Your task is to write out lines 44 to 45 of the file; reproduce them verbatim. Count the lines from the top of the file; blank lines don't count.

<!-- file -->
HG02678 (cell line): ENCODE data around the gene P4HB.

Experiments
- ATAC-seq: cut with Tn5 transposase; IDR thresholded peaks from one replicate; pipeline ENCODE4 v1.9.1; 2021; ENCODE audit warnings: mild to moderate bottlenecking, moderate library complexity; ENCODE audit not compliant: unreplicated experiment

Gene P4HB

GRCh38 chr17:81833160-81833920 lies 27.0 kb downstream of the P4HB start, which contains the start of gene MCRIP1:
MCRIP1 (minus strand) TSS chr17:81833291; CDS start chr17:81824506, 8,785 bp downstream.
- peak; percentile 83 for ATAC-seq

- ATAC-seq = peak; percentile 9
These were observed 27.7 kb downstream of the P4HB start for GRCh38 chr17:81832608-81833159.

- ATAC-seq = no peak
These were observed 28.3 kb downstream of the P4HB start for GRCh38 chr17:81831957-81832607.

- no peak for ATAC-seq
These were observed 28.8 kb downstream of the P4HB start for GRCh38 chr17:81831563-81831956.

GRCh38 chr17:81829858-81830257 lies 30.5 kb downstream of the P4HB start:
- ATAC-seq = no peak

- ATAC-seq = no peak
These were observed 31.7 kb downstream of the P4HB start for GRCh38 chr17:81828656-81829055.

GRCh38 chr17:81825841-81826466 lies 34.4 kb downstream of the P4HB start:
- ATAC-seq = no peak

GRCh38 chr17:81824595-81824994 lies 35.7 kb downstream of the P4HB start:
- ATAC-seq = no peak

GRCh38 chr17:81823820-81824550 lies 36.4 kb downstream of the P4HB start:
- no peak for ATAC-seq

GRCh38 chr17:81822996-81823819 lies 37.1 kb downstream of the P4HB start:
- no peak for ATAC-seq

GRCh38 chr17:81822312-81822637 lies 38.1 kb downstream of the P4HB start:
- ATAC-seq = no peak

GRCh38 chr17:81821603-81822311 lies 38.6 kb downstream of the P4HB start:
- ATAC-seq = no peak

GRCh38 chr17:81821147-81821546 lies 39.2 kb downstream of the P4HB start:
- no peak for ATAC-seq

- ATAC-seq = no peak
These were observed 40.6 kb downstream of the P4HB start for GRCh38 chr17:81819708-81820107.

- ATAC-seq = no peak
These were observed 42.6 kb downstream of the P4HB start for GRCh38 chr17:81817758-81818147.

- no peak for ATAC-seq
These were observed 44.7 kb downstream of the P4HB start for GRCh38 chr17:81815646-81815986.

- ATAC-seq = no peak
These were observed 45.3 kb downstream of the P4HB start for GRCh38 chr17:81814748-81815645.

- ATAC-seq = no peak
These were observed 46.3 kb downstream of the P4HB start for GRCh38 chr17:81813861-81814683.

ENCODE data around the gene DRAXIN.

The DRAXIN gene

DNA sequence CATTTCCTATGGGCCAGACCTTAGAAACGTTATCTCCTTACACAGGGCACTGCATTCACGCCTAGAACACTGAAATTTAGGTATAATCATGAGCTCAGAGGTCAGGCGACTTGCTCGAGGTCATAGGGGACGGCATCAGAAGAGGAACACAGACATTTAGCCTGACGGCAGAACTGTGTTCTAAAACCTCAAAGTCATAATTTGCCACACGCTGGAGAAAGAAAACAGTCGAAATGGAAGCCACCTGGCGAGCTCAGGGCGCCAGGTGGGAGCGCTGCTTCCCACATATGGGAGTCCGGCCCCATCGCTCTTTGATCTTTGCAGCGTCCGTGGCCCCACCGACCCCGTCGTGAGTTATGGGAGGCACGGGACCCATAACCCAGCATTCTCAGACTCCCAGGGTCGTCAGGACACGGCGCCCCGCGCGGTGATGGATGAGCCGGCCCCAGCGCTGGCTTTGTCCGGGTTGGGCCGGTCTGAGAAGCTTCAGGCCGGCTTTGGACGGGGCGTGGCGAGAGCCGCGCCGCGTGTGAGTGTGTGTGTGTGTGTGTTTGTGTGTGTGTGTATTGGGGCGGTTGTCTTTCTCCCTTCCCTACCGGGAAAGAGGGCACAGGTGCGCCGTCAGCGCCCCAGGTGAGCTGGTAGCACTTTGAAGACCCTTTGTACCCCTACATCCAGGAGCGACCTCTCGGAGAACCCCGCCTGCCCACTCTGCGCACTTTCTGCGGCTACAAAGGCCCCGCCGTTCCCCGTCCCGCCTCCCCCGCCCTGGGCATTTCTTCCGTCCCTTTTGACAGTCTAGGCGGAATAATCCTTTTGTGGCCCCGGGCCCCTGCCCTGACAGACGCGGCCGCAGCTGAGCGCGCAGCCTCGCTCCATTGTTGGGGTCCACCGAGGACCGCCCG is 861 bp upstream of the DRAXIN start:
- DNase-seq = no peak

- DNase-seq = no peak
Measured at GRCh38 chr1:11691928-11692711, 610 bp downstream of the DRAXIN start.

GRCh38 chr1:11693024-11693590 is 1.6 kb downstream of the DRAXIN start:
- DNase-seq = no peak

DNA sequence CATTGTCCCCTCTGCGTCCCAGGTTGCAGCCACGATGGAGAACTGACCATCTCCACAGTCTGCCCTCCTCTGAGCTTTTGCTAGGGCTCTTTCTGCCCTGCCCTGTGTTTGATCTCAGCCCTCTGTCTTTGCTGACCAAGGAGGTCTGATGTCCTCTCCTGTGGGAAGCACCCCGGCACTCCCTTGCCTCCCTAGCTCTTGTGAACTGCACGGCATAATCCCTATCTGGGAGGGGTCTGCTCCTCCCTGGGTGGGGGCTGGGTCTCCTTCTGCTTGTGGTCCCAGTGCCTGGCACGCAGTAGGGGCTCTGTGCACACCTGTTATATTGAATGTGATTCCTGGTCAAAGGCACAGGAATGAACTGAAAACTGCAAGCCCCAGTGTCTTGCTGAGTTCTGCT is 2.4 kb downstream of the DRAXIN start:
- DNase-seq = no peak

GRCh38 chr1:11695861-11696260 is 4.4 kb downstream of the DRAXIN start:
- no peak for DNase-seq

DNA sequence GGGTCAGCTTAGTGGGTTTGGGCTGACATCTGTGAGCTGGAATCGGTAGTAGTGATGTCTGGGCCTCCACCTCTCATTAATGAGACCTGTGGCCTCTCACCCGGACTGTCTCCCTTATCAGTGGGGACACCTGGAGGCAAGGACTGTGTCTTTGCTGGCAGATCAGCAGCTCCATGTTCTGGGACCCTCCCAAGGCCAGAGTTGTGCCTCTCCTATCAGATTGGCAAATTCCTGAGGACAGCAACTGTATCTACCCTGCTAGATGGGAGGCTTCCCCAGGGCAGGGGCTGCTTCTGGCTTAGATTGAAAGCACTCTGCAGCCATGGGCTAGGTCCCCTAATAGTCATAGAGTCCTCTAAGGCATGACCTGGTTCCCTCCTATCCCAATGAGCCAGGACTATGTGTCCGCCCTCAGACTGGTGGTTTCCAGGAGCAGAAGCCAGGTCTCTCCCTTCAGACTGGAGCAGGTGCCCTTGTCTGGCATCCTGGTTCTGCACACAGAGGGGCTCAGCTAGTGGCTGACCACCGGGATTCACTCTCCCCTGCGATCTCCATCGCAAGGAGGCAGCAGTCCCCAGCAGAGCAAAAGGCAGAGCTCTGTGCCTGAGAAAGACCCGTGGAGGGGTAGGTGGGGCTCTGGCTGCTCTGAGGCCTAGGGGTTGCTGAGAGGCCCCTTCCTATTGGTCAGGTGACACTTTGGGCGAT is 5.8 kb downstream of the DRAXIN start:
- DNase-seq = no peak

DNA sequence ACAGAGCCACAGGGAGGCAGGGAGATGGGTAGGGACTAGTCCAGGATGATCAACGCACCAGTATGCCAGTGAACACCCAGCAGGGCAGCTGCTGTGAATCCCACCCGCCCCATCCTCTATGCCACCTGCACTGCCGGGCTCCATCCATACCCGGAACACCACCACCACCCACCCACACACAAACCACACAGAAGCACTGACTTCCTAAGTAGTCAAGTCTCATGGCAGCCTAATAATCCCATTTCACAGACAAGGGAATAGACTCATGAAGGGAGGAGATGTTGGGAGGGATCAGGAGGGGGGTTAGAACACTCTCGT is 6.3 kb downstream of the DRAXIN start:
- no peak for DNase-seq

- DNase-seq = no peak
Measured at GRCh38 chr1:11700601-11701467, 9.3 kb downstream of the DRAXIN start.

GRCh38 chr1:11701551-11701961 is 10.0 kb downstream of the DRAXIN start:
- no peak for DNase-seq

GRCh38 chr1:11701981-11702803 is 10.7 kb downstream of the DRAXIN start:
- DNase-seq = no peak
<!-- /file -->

DNA sequence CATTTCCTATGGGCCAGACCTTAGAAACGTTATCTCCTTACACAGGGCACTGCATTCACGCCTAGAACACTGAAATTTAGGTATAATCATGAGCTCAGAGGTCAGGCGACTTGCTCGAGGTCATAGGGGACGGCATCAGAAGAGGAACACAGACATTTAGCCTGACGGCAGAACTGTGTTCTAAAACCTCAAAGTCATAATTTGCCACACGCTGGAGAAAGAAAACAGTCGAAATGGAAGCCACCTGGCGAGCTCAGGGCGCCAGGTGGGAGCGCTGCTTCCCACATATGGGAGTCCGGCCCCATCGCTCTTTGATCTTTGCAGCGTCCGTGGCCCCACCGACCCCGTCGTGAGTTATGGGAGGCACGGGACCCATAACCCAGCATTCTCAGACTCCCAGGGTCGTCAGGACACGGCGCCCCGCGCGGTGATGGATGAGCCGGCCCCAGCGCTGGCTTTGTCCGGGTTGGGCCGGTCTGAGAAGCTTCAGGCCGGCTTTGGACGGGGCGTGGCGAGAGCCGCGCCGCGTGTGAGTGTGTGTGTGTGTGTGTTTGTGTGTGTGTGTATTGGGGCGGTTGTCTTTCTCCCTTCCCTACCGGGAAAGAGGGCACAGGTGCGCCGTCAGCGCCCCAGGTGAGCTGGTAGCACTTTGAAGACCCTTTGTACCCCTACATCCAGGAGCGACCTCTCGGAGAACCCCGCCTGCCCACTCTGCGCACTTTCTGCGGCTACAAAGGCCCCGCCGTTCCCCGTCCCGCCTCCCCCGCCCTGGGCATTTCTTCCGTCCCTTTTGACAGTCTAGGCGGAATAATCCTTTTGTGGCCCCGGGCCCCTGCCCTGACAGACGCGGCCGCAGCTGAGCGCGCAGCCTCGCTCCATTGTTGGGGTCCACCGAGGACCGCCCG is 861 bp upstream of the DRAXIN start:
- DNase-seq = no peak